“SMD reflow hot plate with a 200mm x 100mm surface area
After building my 400W 140mm x 70mm SMD hot plate (See SMD Reflow Hot Plate (new version)) I came across an even bigger 500W 200mm x 100mm hot plate. Unfortunately 3D printing a case for this heating element would exceed the size that my 3D printer is capable of. So this build uses a “off-the-shelf” ABS clam shell case.
The issue with heating up Surface Mount Devices (SMD) is that if heated or cooled too quickly, potentially damage can occur to the device. Also the flux in the solder needs time to activate and any water vapor that may of seeped in needs time to evaporate. This usually requires a soak period for around 90 seconds at 150 degrees Celsius before raising the temperature to around 220 degrees Celsius to melt the solder paste. Thus manufacturers of these components provide heat profiles which you can sometimes obtain from their respective datasheet.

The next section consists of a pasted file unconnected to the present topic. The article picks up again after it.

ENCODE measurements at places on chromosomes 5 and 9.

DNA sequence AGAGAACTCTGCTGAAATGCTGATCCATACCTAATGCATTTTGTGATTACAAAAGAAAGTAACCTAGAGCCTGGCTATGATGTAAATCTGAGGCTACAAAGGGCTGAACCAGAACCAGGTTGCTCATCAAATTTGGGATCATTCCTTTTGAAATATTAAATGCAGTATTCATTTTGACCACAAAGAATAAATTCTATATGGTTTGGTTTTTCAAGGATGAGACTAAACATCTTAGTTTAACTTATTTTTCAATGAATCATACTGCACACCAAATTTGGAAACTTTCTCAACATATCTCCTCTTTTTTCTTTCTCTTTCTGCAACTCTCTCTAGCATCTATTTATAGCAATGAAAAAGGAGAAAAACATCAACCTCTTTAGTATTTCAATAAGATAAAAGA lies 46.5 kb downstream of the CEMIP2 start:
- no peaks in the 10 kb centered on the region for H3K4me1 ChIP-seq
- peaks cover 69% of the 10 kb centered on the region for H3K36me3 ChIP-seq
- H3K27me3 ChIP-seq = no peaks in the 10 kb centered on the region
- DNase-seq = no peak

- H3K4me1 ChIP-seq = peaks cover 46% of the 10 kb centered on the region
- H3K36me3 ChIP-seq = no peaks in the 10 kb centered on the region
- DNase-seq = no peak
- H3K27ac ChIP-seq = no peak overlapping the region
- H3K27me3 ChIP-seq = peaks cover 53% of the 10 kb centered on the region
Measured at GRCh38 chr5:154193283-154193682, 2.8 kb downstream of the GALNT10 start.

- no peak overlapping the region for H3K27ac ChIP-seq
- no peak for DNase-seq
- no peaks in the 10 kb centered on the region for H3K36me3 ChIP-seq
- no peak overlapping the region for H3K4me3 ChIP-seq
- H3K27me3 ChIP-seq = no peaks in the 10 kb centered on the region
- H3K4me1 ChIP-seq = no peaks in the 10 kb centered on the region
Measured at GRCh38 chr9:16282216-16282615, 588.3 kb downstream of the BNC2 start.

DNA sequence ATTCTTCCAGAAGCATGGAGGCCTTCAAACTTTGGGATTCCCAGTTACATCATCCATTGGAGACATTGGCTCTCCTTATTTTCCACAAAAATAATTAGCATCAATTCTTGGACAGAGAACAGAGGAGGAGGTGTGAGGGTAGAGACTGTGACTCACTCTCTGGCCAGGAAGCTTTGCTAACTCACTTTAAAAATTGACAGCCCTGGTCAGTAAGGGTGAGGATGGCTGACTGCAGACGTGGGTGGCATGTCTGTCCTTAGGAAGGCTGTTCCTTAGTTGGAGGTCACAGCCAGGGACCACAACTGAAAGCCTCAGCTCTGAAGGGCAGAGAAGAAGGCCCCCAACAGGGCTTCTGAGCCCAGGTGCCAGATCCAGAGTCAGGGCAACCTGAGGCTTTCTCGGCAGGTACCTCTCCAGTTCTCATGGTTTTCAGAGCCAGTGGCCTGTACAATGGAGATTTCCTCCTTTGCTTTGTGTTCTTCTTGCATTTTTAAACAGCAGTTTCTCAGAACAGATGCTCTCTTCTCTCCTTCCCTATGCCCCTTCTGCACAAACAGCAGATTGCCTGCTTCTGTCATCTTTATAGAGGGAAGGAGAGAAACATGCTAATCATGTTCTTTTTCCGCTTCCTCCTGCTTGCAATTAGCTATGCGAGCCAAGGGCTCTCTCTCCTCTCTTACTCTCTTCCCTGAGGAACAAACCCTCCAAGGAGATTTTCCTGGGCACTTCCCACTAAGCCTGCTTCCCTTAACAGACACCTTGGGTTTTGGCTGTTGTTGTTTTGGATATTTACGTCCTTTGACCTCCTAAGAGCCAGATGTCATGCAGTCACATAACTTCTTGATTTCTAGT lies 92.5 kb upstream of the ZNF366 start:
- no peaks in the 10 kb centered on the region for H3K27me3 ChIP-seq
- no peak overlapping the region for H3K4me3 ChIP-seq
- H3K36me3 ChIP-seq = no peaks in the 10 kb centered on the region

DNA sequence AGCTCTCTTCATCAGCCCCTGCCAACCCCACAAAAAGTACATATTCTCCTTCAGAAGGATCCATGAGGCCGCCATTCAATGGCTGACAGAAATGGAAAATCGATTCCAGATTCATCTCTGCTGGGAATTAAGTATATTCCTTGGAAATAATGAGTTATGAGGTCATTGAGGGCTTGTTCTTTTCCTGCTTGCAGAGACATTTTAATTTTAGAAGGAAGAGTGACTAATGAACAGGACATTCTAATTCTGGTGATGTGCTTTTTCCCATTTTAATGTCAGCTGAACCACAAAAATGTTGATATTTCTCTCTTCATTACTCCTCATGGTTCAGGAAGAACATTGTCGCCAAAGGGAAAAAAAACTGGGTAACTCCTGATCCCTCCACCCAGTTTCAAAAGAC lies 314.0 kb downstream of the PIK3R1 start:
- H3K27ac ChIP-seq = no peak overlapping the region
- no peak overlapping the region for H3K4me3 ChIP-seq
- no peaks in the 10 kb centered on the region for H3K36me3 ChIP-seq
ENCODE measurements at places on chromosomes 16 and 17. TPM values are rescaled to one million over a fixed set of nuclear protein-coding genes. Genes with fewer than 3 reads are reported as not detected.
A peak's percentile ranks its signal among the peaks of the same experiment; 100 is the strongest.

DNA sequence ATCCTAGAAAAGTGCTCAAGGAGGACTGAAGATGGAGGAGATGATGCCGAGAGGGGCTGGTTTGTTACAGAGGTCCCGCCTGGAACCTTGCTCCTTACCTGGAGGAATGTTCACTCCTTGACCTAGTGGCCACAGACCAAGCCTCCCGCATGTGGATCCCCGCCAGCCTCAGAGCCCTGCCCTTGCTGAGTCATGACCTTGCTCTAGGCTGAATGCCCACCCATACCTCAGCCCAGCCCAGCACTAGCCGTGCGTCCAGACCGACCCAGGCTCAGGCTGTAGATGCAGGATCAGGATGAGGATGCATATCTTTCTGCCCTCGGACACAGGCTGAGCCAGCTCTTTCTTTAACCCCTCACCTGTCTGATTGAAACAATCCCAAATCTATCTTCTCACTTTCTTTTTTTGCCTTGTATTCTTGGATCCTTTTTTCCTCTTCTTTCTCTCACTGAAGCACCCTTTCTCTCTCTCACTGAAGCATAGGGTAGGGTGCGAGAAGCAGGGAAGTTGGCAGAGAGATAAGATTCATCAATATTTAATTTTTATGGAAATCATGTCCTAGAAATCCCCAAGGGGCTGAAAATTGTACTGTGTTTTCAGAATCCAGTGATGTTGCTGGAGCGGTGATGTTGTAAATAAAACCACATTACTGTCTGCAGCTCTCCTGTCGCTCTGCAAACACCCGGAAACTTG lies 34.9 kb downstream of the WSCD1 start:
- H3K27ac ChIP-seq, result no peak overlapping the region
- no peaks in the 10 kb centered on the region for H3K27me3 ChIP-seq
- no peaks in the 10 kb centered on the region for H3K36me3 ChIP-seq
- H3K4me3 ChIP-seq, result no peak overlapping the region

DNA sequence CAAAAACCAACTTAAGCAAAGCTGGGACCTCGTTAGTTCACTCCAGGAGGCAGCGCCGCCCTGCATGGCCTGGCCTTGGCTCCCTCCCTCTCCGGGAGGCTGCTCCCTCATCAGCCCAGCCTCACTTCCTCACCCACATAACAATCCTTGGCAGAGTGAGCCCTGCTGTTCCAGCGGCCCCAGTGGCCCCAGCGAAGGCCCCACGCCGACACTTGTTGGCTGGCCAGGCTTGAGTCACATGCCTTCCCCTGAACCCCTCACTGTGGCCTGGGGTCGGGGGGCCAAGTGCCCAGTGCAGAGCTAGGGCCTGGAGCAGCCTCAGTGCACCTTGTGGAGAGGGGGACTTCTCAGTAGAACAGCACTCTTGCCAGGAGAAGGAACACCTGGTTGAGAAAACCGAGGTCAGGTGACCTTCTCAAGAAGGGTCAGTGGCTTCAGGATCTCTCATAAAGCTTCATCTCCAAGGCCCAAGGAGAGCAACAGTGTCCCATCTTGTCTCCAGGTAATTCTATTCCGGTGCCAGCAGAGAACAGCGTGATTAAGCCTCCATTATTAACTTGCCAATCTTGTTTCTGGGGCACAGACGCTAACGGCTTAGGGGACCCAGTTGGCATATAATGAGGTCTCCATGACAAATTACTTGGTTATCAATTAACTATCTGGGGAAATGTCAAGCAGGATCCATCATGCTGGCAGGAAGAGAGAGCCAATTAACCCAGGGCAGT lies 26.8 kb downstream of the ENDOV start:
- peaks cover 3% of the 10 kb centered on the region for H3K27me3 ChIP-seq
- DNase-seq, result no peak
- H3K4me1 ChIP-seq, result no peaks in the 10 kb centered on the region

All printing is done using a 0.2mm layer height with no supports..
The first 3 layers of “500 - Text.stl” is printed using the front base color and switches to a contrasting color at the start of layer 4.
Heater & Fan Assembly
The case is an 260mm ABS Grey/Black Instrument Case - (L)mm: 260, (W)mm: 190, (H)mm: 80 that was purchased from Rockby Electronics. Two inserts are 3D printed and screwed into the case using 8 x 6mm M4 screws. You will need to create a thread in the studs using a 4mm tap first. The left insert holds a 5A SSR-D3805HK relay purchased from Ali-Express. The right insert holds a 240VAC to 12VDC & 5VDC that I had salvaged from an old VCR. The dual supply voltages are not manitory as the 5VDC supply can be obtained from the 12V supply by adding a 78M05 regulator to the circuit board.”